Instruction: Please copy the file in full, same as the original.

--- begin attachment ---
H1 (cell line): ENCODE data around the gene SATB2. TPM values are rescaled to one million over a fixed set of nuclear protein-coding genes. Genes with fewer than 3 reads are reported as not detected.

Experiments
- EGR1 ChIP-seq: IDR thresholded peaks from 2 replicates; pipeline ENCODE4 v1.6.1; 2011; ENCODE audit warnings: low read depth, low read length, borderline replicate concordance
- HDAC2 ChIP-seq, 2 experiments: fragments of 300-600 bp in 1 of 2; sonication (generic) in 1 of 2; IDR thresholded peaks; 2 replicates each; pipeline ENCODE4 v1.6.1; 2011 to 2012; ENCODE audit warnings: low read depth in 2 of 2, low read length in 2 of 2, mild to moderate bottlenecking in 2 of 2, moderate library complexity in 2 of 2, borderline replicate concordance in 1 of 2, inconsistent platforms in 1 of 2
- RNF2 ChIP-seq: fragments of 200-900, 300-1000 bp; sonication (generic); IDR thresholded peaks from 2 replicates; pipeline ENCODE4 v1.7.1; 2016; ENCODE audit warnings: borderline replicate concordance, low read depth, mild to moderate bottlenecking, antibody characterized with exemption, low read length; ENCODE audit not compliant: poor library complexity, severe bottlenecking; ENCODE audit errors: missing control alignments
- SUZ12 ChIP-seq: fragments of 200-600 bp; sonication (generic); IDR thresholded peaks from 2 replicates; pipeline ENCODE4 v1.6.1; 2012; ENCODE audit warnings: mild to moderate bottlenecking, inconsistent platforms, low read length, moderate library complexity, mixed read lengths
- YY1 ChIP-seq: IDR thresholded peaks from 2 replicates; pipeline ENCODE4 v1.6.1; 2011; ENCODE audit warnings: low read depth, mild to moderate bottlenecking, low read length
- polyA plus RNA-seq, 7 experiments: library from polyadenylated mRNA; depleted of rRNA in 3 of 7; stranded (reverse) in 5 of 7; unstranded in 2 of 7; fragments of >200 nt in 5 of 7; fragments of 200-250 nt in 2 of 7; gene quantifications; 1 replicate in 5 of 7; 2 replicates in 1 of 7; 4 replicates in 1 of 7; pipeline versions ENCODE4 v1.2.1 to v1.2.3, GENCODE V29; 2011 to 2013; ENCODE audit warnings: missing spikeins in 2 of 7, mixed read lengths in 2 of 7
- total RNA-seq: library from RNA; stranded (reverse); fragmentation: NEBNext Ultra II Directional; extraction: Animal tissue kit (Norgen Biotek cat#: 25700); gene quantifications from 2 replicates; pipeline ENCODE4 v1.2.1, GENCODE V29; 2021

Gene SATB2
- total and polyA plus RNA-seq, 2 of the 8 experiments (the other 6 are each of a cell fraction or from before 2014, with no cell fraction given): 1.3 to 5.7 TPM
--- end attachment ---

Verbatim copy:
H1 (cell line): ENCODE data around the gene SATB2. TPM values are rescaled to one million over a fixed set of nuclear protein-coding genes. Genes with fewer than 3 reads are reported as not detected.

Experiments
- EGR1 ChIP-seq: IDR thresholded peaks from 2 replicates; pipeline ENCODE4 v1.6.1; 2011; ENCODE audit warnings: low read depth, low read length, borderline replicate concordance
- HDAC2 ChIP-seq, 2 experiments: fragments of 300-600 bp in 1 of 2; sonication (generic) in 1 of 2; IDR thresholded peaks; 2 replicates each; pipeline ENCODE4 v1.6.1; 2011 to 2012; ENCODE audit warnings: low read depth in 2 of 2, low read length in 2 of 2, mild to moderate bottlenecking in 2 of 2, moderate library complexity in 2 of 2, borderline replicate concordance in 1 of 2, inconsistent platforms in 1 of 2
- RNF2 ChIP-seq: fragments of 200-900, 300-1000 bp; sonication (generic); IDR thresholded peaks from 2 replicates; pipeline ENCODE4 v1.7.1; 2016; ENCODE audit warnings: borderline replicate concordance, low read depth, mild to moderate bottlenecking, antibody characterized with exemption, low read length; ENCODE audit not compliant: poor library complexity, severe bottlenecking; ENCODE audit errors: missing control alignments
- SUZ12 ChIP-seq: fragments of 200-600 bp; sonication (generic); IDR thresholded peaks from 2 replicates; pipeline ENCODE4 v1.6.1; 2012; ENCODE audit warnings: mild to moderate bottlenecking, inconsistent platforms, low read length, moderate library complexity, mixed read lengths
- YY1 ChIP-seq: IDR thresholded peaks from 2 replicates; pipeline ENCODE4 v1.6.1; 2011; ENCODE audit warnings: low read depth, mild to moderate bottlenecking, low read length
- polyA plus RNA-seq, 7 experiments: library from polyadenylated mRNA; depleted of rRNA in 3 of 7; stranded (reverse) in 5 of 7; unstranded in 2 of 7; fragments of >200 nt in 5 of 7; fragments of 200-250 nt in 2 of 7; gene quantifications; 1 replicate in 5 of 7; 2 replicates in 1 of 7; 4 replicates in 1 of 7; pipeline versions ENCODE4 v1.2.1 to v1.2.3, GENCODE V29; 2011 to 2013; ENCODE audit warnings: missing spikeins in 2 of 7, mixed read lengths in 2 of 7
- total RNA-seq: library from RNA; stranded (reverse); fragmentation: NEBNext Ultra II Directional; extraction: Animal tissue kit (Norgen Biotek cat#: 25700); gene quantifications from 2 replicates; pipeline ENCODE4 v1.2.1, GENCODE V29; 2021

Gene SATB2
- total and polyA plus RNA-seq, 2 of the 8 experiments (the other 6 are each of a cell fraction or from before 2014, with no cell fraction given): 1.3 to 5.7 TPM